When choosing the type of flooring material for your home, there are five essential things you need to keep in mind: durability, exposure to moisture, cost, maintenance and difficulty of installation.
Here are brief pointers on these considerations:
• Essentially, durability involves knowing who will be living in the home to determine the degree of foot traffic. If you are a large family or if you entertain guests all the time, durability should be your top priority in choosing flooring. You also need to note critical home residents, such as children and pets, who will be contributory to the floor’s natural wear and tear.
• Moisture presence will depend on where the floor will be installed, or where the home would be built. Will the room be in the basement, close to the home’s foundation? Will the home be built in a city that receives more than the fair amount of rain or flood? In these cases, your floor should be fixed and durable. Also have flooding-protection measures in place. Low-moisture rooms can accommodate any floor type.
• Cost is a natural deal maker or breaker. Often, the culprit in expanded budgets is installation. Flooring material prices are upfront; you can predict the total amount you will spend based on the floor material’s unit price. If you can’t handle installation (which is most of the time), a building contractor will have to be called in. Make sure you know the correct installation cost to avoid misunderstanding.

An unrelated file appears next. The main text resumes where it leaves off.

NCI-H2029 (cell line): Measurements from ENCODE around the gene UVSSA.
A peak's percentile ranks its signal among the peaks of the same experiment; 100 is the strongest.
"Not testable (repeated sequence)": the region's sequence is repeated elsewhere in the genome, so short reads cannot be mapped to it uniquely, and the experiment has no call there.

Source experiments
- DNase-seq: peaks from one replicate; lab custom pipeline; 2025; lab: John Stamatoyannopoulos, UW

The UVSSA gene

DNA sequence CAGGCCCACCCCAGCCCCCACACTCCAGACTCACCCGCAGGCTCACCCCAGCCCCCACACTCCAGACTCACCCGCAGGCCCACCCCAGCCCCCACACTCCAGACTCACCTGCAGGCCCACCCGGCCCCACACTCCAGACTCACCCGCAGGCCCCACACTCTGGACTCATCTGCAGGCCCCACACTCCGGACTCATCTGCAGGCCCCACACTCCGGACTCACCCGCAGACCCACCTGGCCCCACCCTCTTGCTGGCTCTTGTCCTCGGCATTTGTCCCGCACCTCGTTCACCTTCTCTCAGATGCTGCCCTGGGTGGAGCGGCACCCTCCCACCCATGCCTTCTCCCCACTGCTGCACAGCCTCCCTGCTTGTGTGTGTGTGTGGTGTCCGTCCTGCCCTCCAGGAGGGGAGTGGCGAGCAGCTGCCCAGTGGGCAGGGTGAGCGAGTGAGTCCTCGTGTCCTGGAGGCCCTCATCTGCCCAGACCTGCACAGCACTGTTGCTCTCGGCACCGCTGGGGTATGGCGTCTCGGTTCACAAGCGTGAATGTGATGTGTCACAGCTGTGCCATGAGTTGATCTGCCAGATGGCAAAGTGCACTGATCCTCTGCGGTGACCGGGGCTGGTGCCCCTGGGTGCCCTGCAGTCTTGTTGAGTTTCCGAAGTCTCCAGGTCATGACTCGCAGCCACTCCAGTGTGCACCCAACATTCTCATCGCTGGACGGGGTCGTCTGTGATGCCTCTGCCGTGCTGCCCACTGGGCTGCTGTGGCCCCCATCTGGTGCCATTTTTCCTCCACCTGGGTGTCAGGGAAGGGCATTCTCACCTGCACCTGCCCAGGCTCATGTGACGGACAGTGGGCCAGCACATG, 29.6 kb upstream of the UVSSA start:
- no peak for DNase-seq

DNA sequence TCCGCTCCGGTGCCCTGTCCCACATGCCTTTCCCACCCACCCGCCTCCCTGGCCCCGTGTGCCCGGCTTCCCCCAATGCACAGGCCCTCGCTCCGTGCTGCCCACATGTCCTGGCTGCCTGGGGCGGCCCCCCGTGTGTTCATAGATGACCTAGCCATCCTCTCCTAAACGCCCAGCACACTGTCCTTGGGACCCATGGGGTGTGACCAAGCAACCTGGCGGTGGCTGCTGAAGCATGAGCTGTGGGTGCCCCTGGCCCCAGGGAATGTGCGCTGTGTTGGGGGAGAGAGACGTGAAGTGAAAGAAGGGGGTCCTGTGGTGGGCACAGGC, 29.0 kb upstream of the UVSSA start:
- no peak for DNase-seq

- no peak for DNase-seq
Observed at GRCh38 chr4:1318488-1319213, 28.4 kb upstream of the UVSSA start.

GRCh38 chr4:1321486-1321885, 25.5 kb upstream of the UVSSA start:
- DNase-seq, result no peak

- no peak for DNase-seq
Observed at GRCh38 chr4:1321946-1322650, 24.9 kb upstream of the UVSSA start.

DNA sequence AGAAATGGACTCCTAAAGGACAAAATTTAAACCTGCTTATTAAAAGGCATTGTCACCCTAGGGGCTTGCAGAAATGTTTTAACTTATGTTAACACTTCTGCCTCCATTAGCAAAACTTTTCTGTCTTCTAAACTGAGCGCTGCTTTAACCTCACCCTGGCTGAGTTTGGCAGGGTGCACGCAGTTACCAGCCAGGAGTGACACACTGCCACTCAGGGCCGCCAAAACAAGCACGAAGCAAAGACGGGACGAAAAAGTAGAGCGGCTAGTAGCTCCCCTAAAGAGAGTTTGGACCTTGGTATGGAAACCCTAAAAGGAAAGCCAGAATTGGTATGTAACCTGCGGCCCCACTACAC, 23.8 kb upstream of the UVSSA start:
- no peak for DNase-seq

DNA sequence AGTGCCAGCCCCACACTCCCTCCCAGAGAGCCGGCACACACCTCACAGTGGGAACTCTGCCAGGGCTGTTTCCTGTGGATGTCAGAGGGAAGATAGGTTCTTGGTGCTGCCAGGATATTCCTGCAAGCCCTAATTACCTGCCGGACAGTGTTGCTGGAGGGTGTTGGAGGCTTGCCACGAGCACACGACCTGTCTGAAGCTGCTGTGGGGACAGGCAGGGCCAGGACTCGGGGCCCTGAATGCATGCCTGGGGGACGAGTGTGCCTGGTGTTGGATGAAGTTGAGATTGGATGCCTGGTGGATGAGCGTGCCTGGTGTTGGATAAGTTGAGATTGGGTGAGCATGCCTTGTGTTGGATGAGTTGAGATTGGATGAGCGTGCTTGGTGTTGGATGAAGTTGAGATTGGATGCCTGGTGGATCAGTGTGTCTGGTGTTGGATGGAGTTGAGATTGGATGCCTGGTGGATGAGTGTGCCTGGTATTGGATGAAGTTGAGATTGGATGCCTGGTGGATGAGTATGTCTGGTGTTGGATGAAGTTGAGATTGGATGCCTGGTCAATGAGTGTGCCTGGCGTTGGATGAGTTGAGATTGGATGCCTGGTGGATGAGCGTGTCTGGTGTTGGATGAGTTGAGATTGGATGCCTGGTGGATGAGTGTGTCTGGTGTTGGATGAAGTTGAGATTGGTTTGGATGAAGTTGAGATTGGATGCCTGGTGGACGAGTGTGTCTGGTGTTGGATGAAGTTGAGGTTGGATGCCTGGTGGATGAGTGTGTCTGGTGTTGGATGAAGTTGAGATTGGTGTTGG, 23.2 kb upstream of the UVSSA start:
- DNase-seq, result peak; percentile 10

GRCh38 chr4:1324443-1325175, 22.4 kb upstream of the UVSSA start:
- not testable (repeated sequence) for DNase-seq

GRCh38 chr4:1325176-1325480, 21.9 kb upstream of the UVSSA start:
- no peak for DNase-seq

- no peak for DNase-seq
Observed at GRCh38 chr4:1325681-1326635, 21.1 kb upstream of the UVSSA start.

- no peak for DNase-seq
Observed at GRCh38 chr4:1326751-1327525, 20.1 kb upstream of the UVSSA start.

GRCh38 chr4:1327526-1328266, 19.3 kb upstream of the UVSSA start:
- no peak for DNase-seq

When considering material only, laminate flooring is the way to go. Quality laminates are offered on bargain in some shops. Ceramic and porcelain tiles, and resilient tile and sheet flooring, are among the lower-priced options. Next in line are engineered wood, solid hardwood types, and higher quality laminates. The most expensive are the exotic hardwood, such as mahogany, and plank laminates.
A builder of new homes in Minneapolis, such as JPC Custom Homes, guides the homeowner through the process step-by-step. The owner gets to choose the materials and supervise installation. No flooring will be set without the approval of the homeowner, so costs are kept within what the homeowner can afford.
• In terms of maintenance, laminate, tile vinyl and concrete are the best options. While concrete is cold and hard, you can “set it and forget it” as they say. Wood requires a lot of maintenance, but in terms of beauty, it is still the best. To protect wood floors, place area rugs, carpets or runners in critical areas.
Don’t belittle floors just because you step on them. Your flooring’s functionality and lifespan are critical to a lasting home, more than the aesthetics. In building new homes, flooring should be one of the first items you should decide on.
How to Choose Flooring, homerenovations.about.com
Vinyl Flooring Buying Guide, www.lowes.com
Picking the Perfect Floor, www.thisoldhouse.com
Guide to choosing your floor, www.karndean.com